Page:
The course will aim to provide the student with a critical training on the essential events of the history of architecture and town planning of the last decades of the 20th century and the first 20 years of the 21st. In particular, the course will aim to provide the rudiments of a correct historical approach methodology, focusing on the existing relationships between project and history as well as between architecture and city. The course will be divided into general and monographic parts, without this division being binary and by watertight compartments. In the initial part, some general introductory themes will be quickly developed with a reference to the crisis of the classicist code, to the formation and dissemination of other languages ​​in the contemporary era: the concepts of renewal, eclecticism, Modern architecture. , as they are discussed during the nineteenth and twentieth centuries. Unusually for a course in the history of contemporary architecture, the question of the historical-architectural heritage will also be brought to the fore: in its great coherence, it constitutes a basic element intended to condition the discussion around the fate of the architecture and Belgian and international cities. In this sense, a quick reference will be made to the neo-medieval theories of Boito to the debate on the environmental preexistences of Charles Buls, while passing by the theories of Giovannoni. Indeed, from 1880 to 1960, a common path took place which led to a different view of the built heritage. In terms of urban dimension, the notion of architectural monument was translated into the concepts of artistic environment and, later, of historic center. These, in turn, represented the foundations of a doctrine of conservation that interfered with the prospects for transformation of the European city (especially in Italy) precisely at the time when it expressed the need for modernization with extreme vigor. .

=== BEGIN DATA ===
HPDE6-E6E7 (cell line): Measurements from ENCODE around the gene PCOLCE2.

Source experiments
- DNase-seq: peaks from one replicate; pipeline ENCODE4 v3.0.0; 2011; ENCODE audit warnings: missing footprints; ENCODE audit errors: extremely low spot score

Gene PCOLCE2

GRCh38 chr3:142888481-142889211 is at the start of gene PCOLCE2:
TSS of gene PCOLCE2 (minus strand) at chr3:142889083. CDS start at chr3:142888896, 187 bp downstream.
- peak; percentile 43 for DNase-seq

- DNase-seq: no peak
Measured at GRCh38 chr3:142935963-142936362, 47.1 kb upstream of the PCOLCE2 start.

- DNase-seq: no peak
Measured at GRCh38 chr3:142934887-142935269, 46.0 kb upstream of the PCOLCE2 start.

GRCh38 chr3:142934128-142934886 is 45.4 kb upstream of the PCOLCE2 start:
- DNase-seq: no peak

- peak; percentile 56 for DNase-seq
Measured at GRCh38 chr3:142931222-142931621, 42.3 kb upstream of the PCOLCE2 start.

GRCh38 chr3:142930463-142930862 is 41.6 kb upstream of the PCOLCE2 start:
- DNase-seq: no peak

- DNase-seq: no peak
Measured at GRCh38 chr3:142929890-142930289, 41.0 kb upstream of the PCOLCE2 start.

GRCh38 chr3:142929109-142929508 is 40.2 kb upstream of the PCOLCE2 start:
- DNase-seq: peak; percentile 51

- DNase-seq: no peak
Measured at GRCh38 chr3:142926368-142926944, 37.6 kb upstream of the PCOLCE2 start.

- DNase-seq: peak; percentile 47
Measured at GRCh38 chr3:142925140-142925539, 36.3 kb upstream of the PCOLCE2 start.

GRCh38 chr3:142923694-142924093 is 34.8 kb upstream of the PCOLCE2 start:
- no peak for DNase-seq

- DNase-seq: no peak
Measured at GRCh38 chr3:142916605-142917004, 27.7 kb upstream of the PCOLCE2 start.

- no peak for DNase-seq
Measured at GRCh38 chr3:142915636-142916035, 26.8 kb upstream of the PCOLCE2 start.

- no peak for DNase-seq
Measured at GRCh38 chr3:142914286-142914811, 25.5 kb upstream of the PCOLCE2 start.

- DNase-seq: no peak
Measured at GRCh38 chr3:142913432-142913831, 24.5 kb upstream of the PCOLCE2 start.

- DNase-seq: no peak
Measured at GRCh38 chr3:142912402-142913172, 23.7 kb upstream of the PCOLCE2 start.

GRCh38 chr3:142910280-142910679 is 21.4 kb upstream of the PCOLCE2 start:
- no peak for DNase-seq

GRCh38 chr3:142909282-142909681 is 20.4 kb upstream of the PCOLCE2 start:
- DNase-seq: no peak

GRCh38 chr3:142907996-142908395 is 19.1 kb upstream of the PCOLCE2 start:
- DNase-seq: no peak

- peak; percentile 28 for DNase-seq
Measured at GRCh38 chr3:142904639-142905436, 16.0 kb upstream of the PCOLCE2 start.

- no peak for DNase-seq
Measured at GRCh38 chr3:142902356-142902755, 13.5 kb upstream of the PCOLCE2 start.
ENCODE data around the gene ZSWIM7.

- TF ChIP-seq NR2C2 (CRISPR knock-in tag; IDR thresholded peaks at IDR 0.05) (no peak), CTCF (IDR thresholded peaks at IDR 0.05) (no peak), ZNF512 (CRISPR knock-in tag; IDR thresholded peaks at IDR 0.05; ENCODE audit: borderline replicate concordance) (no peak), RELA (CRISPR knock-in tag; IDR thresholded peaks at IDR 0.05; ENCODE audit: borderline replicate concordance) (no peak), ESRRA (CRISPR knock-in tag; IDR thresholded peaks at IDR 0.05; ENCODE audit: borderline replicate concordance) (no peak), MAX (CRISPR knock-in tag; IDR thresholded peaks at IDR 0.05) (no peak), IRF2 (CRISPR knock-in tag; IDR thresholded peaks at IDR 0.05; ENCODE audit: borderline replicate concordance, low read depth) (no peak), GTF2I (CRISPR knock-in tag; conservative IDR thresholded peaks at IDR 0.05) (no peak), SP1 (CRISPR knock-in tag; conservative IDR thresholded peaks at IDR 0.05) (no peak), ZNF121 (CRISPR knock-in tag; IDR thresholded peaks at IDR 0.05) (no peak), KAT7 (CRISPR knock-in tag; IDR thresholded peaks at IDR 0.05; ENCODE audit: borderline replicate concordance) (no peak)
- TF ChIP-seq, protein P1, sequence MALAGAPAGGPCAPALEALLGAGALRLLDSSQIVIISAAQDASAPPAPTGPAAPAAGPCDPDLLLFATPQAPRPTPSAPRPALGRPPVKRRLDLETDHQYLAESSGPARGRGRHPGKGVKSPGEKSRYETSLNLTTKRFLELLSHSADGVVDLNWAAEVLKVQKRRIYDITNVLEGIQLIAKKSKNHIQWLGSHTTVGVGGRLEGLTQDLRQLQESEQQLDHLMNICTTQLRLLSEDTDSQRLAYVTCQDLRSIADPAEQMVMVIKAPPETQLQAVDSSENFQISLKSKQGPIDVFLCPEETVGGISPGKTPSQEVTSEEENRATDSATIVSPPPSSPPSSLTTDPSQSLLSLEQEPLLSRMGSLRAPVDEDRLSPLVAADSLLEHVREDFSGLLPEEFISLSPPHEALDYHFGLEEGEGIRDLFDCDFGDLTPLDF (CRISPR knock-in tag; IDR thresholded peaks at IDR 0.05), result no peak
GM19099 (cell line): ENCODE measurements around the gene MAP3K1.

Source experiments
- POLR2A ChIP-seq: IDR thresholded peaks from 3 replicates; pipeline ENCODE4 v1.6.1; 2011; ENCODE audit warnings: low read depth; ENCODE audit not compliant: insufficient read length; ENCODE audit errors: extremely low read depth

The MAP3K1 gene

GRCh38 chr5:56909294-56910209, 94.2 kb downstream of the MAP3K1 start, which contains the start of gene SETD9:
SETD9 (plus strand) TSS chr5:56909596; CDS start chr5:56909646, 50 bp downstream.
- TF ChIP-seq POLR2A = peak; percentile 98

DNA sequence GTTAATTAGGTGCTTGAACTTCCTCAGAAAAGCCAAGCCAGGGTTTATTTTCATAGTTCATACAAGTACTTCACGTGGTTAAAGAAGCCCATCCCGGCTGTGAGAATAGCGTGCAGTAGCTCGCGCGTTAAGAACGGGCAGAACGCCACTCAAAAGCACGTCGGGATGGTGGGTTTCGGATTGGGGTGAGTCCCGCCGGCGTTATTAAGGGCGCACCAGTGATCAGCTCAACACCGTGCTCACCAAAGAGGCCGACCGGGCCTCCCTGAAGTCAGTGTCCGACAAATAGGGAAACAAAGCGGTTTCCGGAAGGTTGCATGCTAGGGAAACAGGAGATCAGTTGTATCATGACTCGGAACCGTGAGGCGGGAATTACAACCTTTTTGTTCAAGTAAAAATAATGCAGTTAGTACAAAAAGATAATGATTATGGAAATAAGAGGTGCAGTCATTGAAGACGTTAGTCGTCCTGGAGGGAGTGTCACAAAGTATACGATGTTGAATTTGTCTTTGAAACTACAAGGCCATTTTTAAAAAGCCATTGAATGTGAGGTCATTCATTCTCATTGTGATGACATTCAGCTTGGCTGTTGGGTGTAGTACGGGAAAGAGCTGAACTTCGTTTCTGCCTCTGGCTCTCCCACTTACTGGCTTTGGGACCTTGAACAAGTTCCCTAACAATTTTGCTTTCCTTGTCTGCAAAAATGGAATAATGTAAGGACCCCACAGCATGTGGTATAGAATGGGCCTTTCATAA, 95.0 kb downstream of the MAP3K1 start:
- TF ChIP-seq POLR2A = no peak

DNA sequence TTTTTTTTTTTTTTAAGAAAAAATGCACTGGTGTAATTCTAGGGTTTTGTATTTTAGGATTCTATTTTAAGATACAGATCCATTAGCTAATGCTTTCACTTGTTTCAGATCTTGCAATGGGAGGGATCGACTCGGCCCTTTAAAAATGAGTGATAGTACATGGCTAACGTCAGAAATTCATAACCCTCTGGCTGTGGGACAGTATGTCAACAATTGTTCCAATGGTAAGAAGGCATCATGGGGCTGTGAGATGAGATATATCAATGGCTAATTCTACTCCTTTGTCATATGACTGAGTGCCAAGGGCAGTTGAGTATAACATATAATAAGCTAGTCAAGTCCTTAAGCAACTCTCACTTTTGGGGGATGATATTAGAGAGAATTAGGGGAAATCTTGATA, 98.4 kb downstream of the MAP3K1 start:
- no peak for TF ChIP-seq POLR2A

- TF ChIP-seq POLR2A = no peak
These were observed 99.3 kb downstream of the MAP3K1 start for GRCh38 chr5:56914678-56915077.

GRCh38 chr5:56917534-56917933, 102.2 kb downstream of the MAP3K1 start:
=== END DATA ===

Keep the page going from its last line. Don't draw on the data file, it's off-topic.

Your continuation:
Certain crucial moments in the history of contemporary architecture will then be identified and deepened. The themes chosen will broadly follow the chronological arrangement provided by the consolidated architectural historiography, but further details and additions to individual events and episodes will be expected. The course will deal with questions concerning contemporary architecture on a global level, from the United States of America to Japan, via Europe and the so-called "third world" (relations, influences ...) in a internationalist, non-Eurocentric and inclusive approach. We will focus on the architecture that will follow the first Venice Architecture Biennale in 1980: many projects, some significant Belgian and international cases and their historical context will be presented, examined and discussed. An exchange, in short, on the most significant moments in the works of the great architects of the 1980s, 1990s, 2000s, 2010s, with reference to the most recent historiography that opened up new perspectives on lesser-known works and periods.
The course will also cover:
1) Ideas and artistic movements with which architects came into contact through publications, shows, travels and their influences on architectural design.
2) Ideas that the architects transmit to the international architectural culture and, moreover, the autonomous manifestation of architectural forms in other places with a fruitful process of assonance and diffusion.